High-pressure Oxygen Therapy Could Offer Widespread Benefits

May 11, 1998

WASHINGTON, D.C. -- Hyperbaric oxygen therapy offers enough promise for treating victims of stroke and other debilitating traumas and diseases of the central nervous system to warrant in-depth scientific studies, a medical researcher said today.

Speaking at a meeting of the Space and Underwater Research Group of the World Federation of Neurology, Dr. Stephen Thom said that doctors do not have a clear understanding of why hyperbaric oxygen therapy works. Nonetheless, small-scale studies indicate that it may be useful, he said.

The meeting is being coordinated by the Stroke Research Center of the Wake Forest University Baptist Medical Center.

Hyperbaric oxygen therapy, or HBOT, refers to the practice of putting patients in pressure chambers and having them breathe pure oxygen at two or more times normal atmospheric pressure. HBOT significantly increases the amount of oxygen in the blood, and it is accepted treatment for carbon monoxide poisoning, decompression sickness, air embolism and certain other conditions.

But research to be presented at the meeting this week suggests that hyperbaric oxygen therapy could save millions or even billions of dollars annually in treating victims of stroke, epilepsy and spinal cord injury.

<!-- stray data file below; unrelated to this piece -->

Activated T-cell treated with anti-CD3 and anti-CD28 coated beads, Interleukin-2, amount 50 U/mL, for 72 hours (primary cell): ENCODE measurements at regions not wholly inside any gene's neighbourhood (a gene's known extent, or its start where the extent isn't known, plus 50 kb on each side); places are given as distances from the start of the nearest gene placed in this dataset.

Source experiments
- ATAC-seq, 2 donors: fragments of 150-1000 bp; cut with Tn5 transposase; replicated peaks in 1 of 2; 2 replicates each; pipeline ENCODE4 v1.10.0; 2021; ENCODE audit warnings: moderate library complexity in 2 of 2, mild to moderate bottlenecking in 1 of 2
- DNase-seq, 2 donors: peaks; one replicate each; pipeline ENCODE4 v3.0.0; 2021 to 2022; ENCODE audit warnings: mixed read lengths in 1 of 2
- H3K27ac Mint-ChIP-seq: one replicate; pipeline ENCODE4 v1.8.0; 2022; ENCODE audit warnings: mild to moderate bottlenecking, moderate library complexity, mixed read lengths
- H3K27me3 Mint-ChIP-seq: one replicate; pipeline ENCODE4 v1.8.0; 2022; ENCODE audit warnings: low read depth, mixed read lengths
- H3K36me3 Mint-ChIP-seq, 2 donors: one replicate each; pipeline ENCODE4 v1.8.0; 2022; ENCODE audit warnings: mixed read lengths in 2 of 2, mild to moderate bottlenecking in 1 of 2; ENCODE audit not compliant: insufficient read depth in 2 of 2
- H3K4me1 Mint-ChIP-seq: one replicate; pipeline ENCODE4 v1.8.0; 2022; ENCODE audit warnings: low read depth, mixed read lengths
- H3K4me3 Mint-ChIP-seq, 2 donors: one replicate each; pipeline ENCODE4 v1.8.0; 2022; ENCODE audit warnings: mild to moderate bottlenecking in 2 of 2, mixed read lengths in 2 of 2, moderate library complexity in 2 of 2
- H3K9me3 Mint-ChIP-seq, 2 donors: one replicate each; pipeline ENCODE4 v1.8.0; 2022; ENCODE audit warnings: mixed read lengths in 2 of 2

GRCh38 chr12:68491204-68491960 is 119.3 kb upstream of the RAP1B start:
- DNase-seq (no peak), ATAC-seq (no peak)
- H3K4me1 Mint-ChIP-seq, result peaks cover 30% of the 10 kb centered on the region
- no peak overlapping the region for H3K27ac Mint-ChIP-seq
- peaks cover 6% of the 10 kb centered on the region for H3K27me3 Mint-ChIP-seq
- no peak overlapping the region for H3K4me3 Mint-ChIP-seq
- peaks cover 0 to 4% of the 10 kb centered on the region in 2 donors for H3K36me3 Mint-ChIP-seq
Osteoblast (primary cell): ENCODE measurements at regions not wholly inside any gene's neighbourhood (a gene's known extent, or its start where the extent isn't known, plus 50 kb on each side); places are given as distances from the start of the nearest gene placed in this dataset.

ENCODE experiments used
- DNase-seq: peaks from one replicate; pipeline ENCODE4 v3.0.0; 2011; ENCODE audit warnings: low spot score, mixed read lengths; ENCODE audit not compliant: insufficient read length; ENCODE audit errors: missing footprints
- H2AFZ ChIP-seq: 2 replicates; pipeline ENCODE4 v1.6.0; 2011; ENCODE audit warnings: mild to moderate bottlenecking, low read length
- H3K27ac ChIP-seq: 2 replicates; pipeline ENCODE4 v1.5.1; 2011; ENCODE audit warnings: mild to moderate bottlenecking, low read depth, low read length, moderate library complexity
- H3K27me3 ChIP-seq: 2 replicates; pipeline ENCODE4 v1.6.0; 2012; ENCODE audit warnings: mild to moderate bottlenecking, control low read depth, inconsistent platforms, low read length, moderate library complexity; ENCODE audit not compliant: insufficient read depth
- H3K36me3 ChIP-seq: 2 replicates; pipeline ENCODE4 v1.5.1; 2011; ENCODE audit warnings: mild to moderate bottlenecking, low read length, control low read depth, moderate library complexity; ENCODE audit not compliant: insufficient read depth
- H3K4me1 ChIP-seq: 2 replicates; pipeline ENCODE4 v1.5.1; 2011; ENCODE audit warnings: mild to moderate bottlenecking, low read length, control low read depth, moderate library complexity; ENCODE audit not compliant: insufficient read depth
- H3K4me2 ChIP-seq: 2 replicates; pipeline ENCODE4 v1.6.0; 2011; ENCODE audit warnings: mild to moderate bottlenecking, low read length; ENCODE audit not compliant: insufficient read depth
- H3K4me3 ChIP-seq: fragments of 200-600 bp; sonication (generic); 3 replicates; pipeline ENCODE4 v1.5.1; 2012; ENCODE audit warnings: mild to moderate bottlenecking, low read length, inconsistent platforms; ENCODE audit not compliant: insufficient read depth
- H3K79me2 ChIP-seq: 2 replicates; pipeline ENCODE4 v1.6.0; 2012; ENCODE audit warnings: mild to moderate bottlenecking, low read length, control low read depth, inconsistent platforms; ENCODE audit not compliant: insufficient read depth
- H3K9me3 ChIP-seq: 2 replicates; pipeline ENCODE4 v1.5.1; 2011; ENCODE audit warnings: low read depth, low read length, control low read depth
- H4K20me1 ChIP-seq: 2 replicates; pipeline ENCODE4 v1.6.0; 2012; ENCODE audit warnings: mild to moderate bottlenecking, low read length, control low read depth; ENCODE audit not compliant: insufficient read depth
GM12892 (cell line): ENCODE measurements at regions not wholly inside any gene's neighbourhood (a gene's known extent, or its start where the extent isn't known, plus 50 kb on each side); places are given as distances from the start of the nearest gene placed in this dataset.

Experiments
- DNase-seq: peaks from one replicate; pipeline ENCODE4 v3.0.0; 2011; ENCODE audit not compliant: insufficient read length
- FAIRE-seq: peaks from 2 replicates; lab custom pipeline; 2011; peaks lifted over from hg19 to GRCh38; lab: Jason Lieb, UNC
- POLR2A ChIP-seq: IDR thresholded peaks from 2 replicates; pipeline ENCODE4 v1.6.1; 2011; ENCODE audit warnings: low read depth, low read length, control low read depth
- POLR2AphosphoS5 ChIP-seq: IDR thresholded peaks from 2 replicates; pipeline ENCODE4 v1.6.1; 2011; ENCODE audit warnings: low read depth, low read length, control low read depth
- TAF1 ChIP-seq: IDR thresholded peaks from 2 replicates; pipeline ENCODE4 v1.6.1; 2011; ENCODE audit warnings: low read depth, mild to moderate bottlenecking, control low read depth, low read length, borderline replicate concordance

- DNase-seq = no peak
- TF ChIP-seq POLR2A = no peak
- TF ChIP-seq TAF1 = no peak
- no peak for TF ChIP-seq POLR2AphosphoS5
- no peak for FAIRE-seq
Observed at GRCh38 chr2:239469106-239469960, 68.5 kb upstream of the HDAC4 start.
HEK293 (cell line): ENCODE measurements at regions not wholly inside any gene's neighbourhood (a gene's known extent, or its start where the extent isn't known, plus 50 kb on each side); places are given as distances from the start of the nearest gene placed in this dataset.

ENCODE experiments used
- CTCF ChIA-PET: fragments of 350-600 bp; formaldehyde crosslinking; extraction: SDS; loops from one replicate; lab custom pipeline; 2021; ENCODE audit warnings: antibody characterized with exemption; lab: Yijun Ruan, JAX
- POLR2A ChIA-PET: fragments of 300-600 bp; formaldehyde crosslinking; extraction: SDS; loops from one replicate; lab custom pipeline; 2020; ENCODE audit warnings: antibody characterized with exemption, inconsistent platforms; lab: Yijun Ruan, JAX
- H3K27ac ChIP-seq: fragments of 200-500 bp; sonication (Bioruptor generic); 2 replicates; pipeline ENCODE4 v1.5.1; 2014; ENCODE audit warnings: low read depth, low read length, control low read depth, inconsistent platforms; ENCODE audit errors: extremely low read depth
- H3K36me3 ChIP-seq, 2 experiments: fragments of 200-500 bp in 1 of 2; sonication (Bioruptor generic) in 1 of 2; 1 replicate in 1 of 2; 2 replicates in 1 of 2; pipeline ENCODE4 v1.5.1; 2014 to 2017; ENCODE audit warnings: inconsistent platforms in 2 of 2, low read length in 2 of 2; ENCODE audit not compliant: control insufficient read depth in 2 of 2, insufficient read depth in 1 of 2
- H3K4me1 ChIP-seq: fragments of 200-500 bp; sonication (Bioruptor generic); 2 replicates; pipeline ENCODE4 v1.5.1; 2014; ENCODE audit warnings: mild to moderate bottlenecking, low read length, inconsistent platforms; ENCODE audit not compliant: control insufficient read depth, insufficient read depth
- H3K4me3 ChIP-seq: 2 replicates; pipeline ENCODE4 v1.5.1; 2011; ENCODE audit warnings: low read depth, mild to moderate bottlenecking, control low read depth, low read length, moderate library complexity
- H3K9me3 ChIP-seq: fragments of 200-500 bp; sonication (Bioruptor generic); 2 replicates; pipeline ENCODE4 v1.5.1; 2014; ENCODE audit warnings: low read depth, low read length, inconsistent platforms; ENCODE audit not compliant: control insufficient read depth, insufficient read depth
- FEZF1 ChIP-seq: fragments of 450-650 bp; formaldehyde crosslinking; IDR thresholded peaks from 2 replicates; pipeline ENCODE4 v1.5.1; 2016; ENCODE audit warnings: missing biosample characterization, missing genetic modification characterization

Particularly with respect to treating stroke, "There is potential for a meaningful benefit for patients," said Thom, president of the Undersea and Hyperbaric Medical Society.

The problem is, there's no reason why hyperbaric oxygen therapy should work. "There's a lot of data to say that if a blood vesssel is occluded (blocked), simply providing more oxygen to the blood is not going to help," Thom said. "There's no blood getting through so simply getting more oxygen in the blood is not getting more oxygen to the tissue.

"In fact, there are some theoretical arguements to suggest that giving more oxygen may be harmful," he said.

Nonetheless, he said, "There is clinical and animal data to suggest that it might help, but the studies are not conclusive. So it's fertile ground for research. There's reason to think that it might help but it's yet to be proven. It needs more research."

Thom has been studying HBOT to understand why it seems to work. One possibility, he said, is that it may affect the immune system. When a blood vessel is blocked, and reopened, surrounding tissue is often subjected to what are called "reperfusion injuries." Some studies suggest that these injuries may occur because of abnormal immune system response to the return of blood flow.

These injuries seem to benefit from hyperbaric oxygen therapy, suggesting that the higher level of oxygen in the blood prevents this abnornal immune response.

The four-day meeting -- the Congress on Cerebral Ischemia, Vascular Dementia, Epilepsy and CNS Injury: New Aspects of Prevention and Treatment from Space and Underwater Exploration -- continues through Wednesday noon at the Washington Marriott Wardman Park Hotel, formerly the Sheraton Washington.
-end-


Wake Forest Baptist Medical Center

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